Fig. 4

Effect of dietary soy isoflavones on PI3-K pathway gene expression. Total RNA was extracted from mammary tumors excised from mice that received vehicle, genistein, daidzein, or soy isoflavone combination (genistein, daidzein, glycitein) diets. RT2 PCR array designed to profile the expression of PI3-K pathway-specific genes was used, according to manufacturer’s instructions (SA Biosciences). Volcano plots show a genistein; b daidzein; c soy combination effects on gene expression analyzed at −1.3 ≥ 1.3 log2-fold change (dashed line). Down-regulated genes are to the left of the vertical black line while up-regulated genes are to the right. Statistically significant regulated genes are above the horizontal black line at P < 0.05 (n = 3)

Table 1

Effect of soy isoflavones on expression of PI3-kinase pathway genes

Gene symbol—complete name

Fold change, P value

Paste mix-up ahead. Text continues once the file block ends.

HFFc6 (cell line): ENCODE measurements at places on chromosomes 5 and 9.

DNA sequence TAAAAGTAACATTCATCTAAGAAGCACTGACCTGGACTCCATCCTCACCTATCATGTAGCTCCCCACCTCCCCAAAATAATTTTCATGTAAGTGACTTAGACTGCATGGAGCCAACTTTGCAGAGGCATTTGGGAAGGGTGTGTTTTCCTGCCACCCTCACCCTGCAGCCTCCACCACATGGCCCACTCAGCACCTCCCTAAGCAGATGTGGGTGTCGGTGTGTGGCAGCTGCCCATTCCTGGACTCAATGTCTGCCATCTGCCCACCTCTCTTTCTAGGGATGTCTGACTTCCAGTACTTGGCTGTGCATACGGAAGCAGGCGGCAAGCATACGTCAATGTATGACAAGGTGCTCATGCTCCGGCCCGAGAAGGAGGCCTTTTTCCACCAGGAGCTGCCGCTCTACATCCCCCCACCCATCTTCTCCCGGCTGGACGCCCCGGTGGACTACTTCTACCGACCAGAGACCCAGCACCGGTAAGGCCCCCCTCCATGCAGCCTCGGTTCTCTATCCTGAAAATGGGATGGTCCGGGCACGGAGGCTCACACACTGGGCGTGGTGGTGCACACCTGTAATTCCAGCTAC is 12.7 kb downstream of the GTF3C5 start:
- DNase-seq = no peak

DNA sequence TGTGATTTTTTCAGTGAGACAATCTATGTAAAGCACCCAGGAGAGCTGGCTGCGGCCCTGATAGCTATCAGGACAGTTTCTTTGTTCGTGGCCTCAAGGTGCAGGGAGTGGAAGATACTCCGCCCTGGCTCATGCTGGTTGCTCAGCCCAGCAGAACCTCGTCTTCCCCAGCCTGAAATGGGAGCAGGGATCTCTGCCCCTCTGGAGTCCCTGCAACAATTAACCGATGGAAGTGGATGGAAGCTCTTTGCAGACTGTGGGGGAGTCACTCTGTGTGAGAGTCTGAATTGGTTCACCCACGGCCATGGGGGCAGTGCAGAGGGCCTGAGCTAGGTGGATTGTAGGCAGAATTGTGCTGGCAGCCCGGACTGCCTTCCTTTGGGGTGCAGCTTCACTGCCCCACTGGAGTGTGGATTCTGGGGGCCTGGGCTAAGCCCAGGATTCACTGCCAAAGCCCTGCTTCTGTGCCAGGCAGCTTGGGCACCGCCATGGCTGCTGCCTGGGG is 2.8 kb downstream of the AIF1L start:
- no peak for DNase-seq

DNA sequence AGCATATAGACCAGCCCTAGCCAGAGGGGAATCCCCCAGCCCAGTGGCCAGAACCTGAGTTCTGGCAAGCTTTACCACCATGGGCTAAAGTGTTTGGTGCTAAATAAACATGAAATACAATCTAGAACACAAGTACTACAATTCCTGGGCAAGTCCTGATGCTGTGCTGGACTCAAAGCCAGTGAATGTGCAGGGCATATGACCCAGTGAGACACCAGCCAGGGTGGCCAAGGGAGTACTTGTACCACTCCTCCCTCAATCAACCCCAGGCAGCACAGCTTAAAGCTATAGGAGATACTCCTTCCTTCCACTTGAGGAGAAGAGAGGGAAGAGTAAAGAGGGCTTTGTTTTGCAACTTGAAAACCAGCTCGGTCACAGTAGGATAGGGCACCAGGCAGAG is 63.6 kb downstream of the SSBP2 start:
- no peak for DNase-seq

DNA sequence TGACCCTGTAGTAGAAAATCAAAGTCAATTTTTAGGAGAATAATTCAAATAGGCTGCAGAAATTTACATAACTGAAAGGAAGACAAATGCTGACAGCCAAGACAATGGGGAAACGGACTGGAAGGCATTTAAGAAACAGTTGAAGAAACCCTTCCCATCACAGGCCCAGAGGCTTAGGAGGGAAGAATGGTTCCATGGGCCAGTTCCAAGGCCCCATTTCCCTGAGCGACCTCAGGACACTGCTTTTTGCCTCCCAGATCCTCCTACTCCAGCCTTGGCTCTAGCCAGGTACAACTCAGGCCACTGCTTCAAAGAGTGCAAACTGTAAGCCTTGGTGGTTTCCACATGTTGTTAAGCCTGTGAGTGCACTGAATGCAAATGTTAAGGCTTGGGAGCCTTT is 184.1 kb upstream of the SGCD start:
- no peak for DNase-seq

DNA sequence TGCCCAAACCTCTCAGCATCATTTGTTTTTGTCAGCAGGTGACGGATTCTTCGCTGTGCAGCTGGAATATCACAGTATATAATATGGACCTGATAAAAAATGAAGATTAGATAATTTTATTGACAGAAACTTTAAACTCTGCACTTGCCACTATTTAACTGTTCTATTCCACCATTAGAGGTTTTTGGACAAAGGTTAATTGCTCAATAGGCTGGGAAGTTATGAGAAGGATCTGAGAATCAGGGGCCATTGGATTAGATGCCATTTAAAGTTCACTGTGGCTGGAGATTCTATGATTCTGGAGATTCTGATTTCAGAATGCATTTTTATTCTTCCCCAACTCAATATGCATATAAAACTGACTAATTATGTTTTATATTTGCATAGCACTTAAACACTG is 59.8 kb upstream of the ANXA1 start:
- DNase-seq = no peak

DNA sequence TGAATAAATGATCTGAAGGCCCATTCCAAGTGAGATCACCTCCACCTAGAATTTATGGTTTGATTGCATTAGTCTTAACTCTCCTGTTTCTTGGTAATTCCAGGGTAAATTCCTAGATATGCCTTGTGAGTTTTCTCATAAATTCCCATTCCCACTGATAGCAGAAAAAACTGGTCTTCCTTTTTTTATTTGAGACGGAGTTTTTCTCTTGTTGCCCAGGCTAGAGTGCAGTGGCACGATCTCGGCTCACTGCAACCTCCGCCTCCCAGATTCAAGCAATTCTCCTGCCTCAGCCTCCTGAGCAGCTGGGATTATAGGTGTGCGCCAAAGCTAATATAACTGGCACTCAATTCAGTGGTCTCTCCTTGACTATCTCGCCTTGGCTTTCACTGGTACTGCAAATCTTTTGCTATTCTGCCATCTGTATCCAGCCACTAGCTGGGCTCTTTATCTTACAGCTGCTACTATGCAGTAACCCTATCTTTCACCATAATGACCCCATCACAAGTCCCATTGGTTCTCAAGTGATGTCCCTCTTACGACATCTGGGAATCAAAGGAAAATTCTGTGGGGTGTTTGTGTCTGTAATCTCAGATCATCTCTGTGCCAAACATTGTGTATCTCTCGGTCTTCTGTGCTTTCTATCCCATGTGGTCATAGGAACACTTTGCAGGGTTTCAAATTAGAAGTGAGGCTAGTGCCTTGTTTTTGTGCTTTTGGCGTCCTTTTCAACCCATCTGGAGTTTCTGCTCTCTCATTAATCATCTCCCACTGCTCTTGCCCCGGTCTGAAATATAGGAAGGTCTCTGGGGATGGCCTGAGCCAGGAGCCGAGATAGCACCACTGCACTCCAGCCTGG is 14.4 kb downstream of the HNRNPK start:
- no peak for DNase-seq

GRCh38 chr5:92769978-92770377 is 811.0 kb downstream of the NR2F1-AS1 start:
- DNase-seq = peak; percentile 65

Soy combinationa

AKT1—v-akt murine thymoma viral oncogene homolog 1

−1.32, 0.02


CCND1—Cyclin D1


1.31, 0.05


CDC42—Cell division cycle 42 (GTP binding protein)

−1.54, 0.04


CTNNB1—Catenin (cadherin-associated protein), beta 1


1.68, 0.03


EIF4E—Eukaryotic translation initiation factor 4E


1.82, 0.01

EIF4G1—Eukaryotic translation initiation factor 4 gamma 1


2.29, 0.03


GRB2—Growth factor receptor-bound protein 2

−1.64, 0.007

1.50, 0.04


GSK3B—Glycogen synthase kinase 3 beta


1.63, 0.02


IRAK1—Interleukin-1 receptor associated kinase

1.60, 0.006

2.71, 0.0001


IRS1—Insulin receptor substrate 1


2.05, 0.04


JUN—Jun oncogene


1.54, 0.04


MAPK1—Mitogen-activated protein kinase 1


1.31, 0.03


PABPC1—Poly(A) binding protein

−1.65, 0.04


PAK1—p21 protein (Cdc42/Rac)-activated kinase 1

−2.01, 0.008


RAC1—Ras-related C3 botulinum toxin substrate 1

−1.73, 0.03


RASA1—RAS p21 protein activator (GTPase activating protein)

−1.88, 0.02


RHOA—Ras homolog gene family, member A

−1.78, 0.05


TIRAP—Toll-interleukin 1 receptor (TIR) domain containing adaptor protein


−3.11, 0.008

Only genes that demonstrated −1.3 > 1.3-fold difference and P < 0.05 from RT2 PCR arrays are shown

aSoy combination (5:4:1, genistein:daidzein:glycitein)

Study 1